Gregory Maqoma, an accomplished dancer and choreographer, finds inspiration everywhere, from the complex rhythms of classical Indian dance to the beats of traditional Spanish music. However, with his work Exit/Exist, having its Southern debut at Spoleto Festival, Maqoma found all the inspiration he needed at home, in his ancestral roots of South Africa.
This project's first seeds were planted when Maqoma was asked to create a work for South Africa's celebration of 100 years of the African National Congress in 2012. As he researched his country's history — studying its role as part of the British Empire, its troubled chapter of Apartheid, and into its place in the 21 century — he uncovered a bit of his own past.
"We have an incredible history and people in it who have played a vital and important role in the transformation and preservation of our country, our language, our cultures," Maqoma said from his office in Johannesburg. One such inspirational historical figure was Maqoma's own ancestor, Chief Maqoma, a leader of the Xhosa tribe who fought the ceding of his people's land on the Eastern Cape of South Africa to Dutch colonists in the early 19th century, and eventually died in prison as a result of his lifelong fight.
Maqoma traveled to the Eastern Cape to study more about the cultural and traditional forms of music and dance of the region, but also to conduct interviews with the village elders. He found that both written and unwritten history were filled with contradictions about Chief Maqoma, and that perhaps his ancestor was himself a man of contradictions. "It was exciting," Maqoma exclaimed, explaining that these contrasting views helped in creating a more complex character. "I didn't want to create a history lecture, but an artistic work that is informed by history."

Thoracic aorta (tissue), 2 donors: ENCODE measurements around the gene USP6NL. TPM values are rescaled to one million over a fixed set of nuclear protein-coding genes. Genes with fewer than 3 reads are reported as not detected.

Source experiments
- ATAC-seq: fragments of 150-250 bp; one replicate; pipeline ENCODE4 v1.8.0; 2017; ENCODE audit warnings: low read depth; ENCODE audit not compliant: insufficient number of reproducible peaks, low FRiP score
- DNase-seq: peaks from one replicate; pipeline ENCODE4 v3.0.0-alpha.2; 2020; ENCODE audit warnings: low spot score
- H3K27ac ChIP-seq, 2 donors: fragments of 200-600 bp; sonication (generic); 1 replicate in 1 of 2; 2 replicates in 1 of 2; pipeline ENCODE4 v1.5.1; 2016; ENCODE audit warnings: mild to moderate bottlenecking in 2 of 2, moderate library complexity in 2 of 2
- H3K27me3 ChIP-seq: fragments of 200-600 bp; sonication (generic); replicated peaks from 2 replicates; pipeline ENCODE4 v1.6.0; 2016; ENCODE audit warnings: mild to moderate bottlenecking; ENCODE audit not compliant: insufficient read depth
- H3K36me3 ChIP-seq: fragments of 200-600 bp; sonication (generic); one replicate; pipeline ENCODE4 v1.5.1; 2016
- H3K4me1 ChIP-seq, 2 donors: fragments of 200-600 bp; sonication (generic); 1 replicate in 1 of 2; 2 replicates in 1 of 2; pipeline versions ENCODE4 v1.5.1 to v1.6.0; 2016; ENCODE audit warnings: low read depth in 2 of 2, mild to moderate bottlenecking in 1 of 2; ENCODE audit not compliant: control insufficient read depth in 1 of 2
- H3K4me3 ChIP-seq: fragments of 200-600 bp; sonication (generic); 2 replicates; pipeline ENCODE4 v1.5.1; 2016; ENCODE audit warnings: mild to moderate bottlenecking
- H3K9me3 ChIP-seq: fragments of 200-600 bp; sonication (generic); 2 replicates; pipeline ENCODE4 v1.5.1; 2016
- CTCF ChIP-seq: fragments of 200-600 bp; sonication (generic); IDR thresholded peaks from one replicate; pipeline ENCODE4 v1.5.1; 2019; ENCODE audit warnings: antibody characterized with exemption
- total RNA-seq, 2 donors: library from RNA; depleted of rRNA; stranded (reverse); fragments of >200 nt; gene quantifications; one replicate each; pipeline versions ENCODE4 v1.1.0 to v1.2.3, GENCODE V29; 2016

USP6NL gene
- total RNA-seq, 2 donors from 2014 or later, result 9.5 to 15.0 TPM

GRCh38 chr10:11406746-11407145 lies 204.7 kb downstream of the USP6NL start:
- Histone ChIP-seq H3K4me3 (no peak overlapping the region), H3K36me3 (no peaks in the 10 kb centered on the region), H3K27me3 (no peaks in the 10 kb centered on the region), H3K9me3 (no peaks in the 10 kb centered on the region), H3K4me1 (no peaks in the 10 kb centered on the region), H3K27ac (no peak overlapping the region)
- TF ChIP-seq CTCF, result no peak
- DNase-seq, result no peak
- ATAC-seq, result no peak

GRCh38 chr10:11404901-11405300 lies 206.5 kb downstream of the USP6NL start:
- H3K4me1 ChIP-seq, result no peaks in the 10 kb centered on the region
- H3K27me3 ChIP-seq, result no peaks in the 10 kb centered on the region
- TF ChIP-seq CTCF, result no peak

That complicated character is who audiences will see in the hour-long work that developed from these interviews. Appearing with his back to the audience, Maquoma takes the stage in a shiny suit, a modern man. As the tempo increases, he shifts to high knees and faster steps, transitioning into traditional African dance, as if he's shifting from the man he is to his great warrior ancestor. All this takes place over a score composed by Xhosa singer and songwriter Simphiwe Dana.
"The music was a specific choice also because it helped reclaim the language — the Xhosa language," Maqoma explains. Dana's compositions are performed by renowned Italian guitarist Giuliano Modarelli and four singers, who almost serve as outside characters to Maqoma's powerful solo piece.
Beyond exploring his ancestor's history, Maqoma also tapped into his own memory. "For as long as I can remember, I think I've been dancing," Maqoma says. Growing up in Johannesburg, he lived near a hostel where many people from various southern regions of Africa lived, coming to the city in hopes of a better economic future. "On the weekend, they would perform their own traditional forms of dance as recreation. I was always intrigued by what I was seeing and started to join in," he recalls. This celebration of tradition was part of a growing cultural landscape in South Africa, and Maqoma tapped into the memories, bringing elements of those traditional dances into his performance. Equally important in Maqoma's memory are his first views of Michael Jackson's dance moves on television. He credits these experiences for informing the unique aesthetic he is so known for today.
From pop culture to tribal influences, Maqoma's work is designed to speak to the viewer on an emotional level as well. "I want to open a window for an audience to tap into my journey, and hopefully, through my journey, they can also reclaim part of their own history," Maqoma says.